Brain MRI lesions and atrophy are related to depression in multiple sclerosis

Neuroreport. 2000 Apr 27;11(6):1153-8. doi: 10.1097/00001756-200004270-00003.


It is unclear whether brain MRI lesions are associated with depression in multiple sclerosis (MS). Neurological dysfunction in depressed (n= 19) and non-depressed (n = 29) MS patients was rated by expanded disability status scale (EDSS). EDSS was weakly predictive of the presence of (p = 0.03) and severity of (p = 0.01) depression. After correcting for EDSS, the presence of depression was predicted by superior frontal and superior parietal hypointense TI lesions (p<0.01); the severity of depression was predicted by superior frontal, superior parietal and temporal TI lesions, lateral and third ventricular enlargement, and frontal atrophy (p<0.01). Depression was not related to bright T2 lesions or enhancement. We conclude that atrophy and cortical-subcortical disconnection due to frontal and parietal white matter destructive lesions may contribute to depression in MS.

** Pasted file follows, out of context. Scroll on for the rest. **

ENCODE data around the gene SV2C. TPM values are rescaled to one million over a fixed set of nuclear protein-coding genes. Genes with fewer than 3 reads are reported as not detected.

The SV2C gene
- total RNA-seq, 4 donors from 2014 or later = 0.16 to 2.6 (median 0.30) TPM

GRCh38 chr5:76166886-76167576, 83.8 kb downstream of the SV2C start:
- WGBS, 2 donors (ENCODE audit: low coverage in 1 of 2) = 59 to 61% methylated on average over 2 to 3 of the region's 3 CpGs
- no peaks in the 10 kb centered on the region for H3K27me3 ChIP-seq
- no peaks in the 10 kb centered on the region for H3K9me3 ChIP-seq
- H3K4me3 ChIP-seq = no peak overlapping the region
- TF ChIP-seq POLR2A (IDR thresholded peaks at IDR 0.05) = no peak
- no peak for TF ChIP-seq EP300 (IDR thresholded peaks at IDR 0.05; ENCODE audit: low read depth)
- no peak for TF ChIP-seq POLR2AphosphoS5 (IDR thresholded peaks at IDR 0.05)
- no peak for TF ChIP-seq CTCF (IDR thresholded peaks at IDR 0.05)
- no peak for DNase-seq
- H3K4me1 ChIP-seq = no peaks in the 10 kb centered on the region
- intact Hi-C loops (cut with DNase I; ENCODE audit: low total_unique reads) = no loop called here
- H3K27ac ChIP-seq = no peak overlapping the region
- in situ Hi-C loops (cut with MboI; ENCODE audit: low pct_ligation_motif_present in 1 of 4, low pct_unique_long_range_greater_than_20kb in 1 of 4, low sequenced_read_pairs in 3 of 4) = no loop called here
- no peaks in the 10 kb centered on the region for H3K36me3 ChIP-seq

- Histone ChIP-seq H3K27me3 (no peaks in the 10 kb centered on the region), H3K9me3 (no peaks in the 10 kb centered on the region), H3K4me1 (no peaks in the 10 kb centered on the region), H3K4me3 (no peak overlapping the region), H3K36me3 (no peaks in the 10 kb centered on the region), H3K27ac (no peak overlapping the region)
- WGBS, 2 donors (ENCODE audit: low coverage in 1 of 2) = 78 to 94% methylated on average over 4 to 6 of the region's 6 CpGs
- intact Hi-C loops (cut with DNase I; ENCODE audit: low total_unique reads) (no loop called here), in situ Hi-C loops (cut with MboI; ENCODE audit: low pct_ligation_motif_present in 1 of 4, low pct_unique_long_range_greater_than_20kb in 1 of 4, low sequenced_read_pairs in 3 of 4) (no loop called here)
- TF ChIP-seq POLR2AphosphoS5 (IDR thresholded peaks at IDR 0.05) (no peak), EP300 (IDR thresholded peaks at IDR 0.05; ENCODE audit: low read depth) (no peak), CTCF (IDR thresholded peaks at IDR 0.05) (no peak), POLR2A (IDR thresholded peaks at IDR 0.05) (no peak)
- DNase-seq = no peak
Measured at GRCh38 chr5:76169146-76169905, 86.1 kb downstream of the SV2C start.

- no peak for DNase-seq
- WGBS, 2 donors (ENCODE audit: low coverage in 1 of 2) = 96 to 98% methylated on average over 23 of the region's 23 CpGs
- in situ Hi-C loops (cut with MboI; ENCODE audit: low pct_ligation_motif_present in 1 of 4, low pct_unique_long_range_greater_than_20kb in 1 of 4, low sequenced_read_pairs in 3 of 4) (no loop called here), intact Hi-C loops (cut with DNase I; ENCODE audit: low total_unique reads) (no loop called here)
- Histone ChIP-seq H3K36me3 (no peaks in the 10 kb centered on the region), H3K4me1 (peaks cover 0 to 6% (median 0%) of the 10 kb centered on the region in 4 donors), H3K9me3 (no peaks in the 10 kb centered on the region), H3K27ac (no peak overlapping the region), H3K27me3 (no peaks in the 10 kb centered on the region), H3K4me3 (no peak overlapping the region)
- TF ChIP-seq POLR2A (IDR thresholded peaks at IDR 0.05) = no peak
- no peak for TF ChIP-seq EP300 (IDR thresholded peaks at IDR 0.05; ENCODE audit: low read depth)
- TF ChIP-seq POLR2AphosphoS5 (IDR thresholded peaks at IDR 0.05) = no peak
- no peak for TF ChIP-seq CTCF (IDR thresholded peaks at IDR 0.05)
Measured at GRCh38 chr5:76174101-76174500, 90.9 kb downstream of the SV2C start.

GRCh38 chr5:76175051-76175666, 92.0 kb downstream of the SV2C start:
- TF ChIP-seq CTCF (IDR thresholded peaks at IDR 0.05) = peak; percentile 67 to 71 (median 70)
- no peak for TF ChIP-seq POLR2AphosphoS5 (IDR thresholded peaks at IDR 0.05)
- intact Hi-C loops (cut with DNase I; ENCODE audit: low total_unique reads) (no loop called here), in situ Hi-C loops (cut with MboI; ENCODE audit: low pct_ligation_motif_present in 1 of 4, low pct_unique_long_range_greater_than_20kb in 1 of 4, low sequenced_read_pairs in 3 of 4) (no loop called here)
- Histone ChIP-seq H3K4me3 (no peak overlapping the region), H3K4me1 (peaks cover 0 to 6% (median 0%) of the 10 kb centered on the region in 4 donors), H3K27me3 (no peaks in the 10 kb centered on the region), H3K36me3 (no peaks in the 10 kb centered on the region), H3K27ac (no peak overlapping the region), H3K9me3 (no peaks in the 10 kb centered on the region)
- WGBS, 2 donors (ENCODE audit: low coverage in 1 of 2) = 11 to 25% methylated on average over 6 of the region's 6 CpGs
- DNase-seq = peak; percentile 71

Publication types

  • Clinical Trial
  • Controlled Clinical Trial
  • Research Support, Non-U.S. Gov't

MeSH terms

  • Adult
  • Atrophy / etiology
  • Atrophy / pathology
  • Demyelinating Diseases / etiology
  • Demyelinating Diseases / pathology
  • Depression / diagnosis
  • Depression / etiology*
  • Female
  • Frontal Lobe / pathology*
  • Frontal Lobe / physiopathology
  • Humans
  • Magnetic Resonance Imaging*
  • Male
  • Middle Aged
  • Multiple Sclerosis / complications*
  • Multiple Sclerosis / pathology*
  • Neuropsychological Tests
  • Parietal Lobe / pathology*
  • Parietal Lobe / physiopathology
  • Predictive Value of Tests
  • Third Ventricle / pathology